Oh brave new world, how much you resemble the old.

So yes, I'm in a dip. Thankfully, as an independence supporter, anti-nuclear campaigner, leftie and follower of Scottish national sporting teams, I'm well prepared for this. And there's only one way out of a dip – we have to climb.

So yes, I'm in a dip. Thankfully, as an independence supporter, anti-nuclear campaigner, leftie and follower of Scottish national sporting teams, I'm well prepared for this.

Which is why, having set out reasons to pour yourself a stiff drink, I also want to set out reasons for hope. Because while the task ahead is enormous, and while we may be weary with the struggle, so much of the hardest work is behind us.

We have a vision for a different Scotland, informed but not dictated by Nordic social democracy. It can never be overestimated how important it is to have a shared view of a different future – it has always been a precondition for change.

We have a mass of politically interested, educated and active people, another essential precondition for change.

We have nascent structures which can challenge and shape debate – I'd highlight CommonSpace, Common Weal's local groups, Women for Independence and its local groups, the flourishing of individual campaigns such as Tie, Global Justice Now's TTIP campaign, Upstart, Our Land land reform campaign, community-based anti-fracking campaigns and much more.

And, of course, there is the mass membership of the SNP. At the moment it sometimes seems to be treated more like a threat than an opportunity – but it really is a big opportunity.

But while the task ahead is enormous, and while we may be weary with the struggle, so much of the hardest work is behind us.

So if we have people, vision and emerging structures, what are we missing? The first thing we're missing is money. A guerilla campaign without resources can win battles – but generally well-funded lobbyists win wars. The money question is complicated so I'll come back to it another time.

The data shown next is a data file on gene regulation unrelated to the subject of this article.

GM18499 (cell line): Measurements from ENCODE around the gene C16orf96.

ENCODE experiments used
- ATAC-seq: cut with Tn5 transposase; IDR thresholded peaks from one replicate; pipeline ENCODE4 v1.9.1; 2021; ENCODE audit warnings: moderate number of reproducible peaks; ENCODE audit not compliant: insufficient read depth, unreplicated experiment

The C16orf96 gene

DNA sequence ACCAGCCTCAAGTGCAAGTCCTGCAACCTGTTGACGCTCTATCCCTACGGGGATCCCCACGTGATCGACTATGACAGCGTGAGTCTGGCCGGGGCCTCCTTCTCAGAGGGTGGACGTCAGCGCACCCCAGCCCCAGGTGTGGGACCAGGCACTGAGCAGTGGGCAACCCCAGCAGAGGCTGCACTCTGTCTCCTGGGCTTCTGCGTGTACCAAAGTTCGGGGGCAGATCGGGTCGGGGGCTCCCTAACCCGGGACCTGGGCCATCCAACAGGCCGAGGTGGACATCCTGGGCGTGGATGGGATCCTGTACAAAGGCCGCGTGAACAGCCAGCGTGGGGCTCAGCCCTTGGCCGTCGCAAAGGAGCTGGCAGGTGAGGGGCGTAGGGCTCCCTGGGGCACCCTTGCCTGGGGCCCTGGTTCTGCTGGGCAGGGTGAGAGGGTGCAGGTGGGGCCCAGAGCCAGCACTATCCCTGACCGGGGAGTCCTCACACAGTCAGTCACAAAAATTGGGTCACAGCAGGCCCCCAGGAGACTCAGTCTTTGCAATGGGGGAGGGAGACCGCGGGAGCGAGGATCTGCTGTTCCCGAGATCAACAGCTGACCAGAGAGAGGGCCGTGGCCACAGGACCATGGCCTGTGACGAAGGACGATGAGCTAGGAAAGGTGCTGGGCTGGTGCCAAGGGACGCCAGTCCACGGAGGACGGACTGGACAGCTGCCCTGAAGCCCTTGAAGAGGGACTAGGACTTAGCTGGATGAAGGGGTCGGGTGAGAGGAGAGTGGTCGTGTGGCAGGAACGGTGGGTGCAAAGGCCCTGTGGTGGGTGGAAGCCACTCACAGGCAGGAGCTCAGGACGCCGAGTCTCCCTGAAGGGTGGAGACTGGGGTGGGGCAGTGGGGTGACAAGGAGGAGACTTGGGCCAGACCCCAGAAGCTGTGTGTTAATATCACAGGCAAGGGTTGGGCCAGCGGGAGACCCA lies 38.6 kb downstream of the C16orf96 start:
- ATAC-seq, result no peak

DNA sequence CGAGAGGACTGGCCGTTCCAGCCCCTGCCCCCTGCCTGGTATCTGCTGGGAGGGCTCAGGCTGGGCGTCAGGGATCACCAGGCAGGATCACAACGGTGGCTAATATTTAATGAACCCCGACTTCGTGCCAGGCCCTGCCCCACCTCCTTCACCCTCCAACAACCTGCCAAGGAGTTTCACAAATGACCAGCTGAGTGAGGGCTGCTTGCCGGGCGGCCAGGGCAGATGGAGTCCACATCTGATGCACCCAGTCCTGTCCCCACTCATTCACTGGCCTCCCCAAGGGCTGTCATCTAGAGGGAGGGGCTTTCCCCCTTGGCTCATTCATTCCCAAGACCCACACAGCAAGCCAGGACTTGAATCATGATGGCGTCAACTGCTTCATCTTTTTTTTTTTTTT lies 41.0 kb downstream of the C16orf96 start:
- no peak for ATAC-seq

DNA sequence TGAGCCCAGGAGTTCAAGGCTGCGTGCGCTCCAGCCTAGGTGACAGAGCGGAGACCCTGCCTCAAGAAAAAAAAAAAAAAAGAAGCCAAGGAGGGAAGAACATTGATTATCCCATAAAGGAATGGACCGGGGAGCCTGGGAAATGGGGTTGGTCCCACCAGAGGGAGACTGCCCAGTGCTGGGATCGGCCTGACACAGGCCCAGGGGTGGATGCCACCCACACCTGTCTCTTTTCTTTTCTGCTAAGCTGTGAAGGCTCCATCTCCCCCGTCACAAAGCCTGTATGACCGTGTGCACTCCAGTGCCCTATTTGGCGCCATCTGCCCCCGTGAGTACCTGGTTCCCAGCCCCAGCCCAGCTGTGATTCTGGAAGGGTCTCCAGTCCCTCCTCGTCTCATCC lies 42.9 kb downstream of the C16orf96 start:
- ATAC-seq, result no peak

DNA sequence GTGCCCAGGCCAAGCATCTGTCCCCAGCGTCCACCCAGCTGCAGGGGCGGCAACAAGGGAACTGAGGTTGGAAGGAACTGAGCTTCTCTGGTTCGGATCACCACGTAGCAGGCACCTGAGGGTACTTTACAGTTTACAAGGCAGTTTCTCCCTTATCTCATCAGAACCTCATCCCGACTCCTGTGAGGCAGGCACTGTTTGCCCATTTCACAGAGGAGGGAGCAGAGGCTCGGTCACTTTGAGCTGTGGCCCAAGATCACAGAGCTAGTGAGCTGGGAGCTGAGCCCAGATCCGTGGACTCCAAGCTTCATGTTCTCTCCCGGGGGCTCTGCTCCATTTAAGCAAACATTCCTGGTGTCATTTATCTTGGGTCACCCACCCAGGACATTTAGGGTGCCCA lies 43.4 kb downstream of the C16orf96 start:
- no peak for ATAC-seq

The second thing we're missing is coordination and communication. With very little mainstream media interest in us we're rather stuck in terms of sharing information. In fact, we're inordinately reliant on two for-profit corporations – Facebook Inc. and Twitter Inc.

Both pose serious problems for political and social organising. In the case of the former your networks will cover many people who are there for anything other than politics and you'll need to wade through all those pictures of cats. With the latter you're limited to a very small number of words which rather comes across as shouting in haikus.

But social media is crucial. If we want to take those next steps on independence and equality, we need to organise better and more effectively than those who oppose us. We need to be better educated on the issues than them. We need to be faster to react than them. We need – somehow – to be both more diverse and more cohesive than them. And, simply put, we need to think better than them.

There is no magic to this – it can only come from having enough people who want to work together towards a shared end and having more people who want to listen to each other than who want to 'defeat' each other. I think that exists.

There is no magic to this – it can only come from having enough people who want to work together towards a shared end and having more people who want to listen to each other than who want to 'defeat' each other. I think that exists.

But while there is no magic to it, it is certainly possible to help it along. Which is why this Saturday Common Weal is launching CommonSocial (it's fully integrated with CommonSpace where you will be able to switch between the two).

It'll be a fully-functioning social media site where you can do anything you can do on Facebook. But it's designed specifically for people who want to organise politically. Our sincere hope is that it becomes a place for people who want to work together, not for people who want to win arguments (who will still have Twitter).

I think we all have a long way to go yet. I know a lot of you suddenly believe we have a strong sense of direction. I fear it is more illusory than it first seems and I think we're drifting more than is widely accepted. I know that more and more people are coming to the same conclusion, particularly among those most experienced in politics and campaigning.

I know we will find direction, but I don't think that the people who can help to create that direction will all fit round one table. If we really are going to etch change into the substance of Scotland I think we're going to need a bigger table. That's what CommonSocial is supposed to be. We hope you find it useful.

Picture courtesy of Robin McAlpine